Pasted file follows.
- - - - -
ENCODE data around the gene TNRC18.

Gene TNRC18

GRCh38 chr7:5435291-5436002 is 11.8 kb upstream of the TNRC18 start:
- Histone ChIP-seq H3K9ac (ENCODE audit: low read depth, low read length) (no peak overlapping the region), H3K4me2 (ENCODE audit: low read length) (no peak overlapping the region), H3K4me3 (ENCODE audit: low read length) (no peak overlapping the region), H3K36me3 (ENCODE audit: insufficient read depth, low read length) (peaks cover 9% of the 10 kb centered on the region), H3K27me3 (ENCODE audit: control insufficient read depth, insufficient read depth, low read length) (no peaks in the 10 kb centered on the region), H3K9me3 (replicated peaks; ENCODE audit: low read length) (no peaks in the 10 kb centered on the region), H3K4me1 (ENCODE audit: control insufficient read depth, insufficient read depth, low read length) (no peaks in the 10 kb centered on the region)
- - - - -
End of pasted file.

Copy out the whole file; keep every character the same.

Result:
ENCODE data around the gene TNRC18.

Gene TNRC18

GRCh38 chr7:5435291-5436002 is 11.8 kb upstream of the TNRC18 start:
- Histone ChIP-seq H3K9ac (ENCODE audit: low read depth, low read length) (no peak overlapping the region), H3K4me2 (ENCODE audit: low read length) (no peak overlapping the region), H3K4me3 (ENCODE audit: low read length) (no peak overlapping the region), H3K36me3 (ENCODE audit: insufficient read depth, low read length) (peaks cover 9% of the 10 kb centered on the region), H3K27me3 (ENCODE audit: control insufficient read depth, insufficient read depth, low read length) (no peaks in the 10 kb centered on the region), H3K9me3 (replicated peaks; ENCODE audit: low read length) (no peaks in the 10 kb centered on the region), H3K4me1 (ENCODE audit: control insufficient read depth, insufficient read depth, low read length) (no peaks in the 10 kb centered on the region)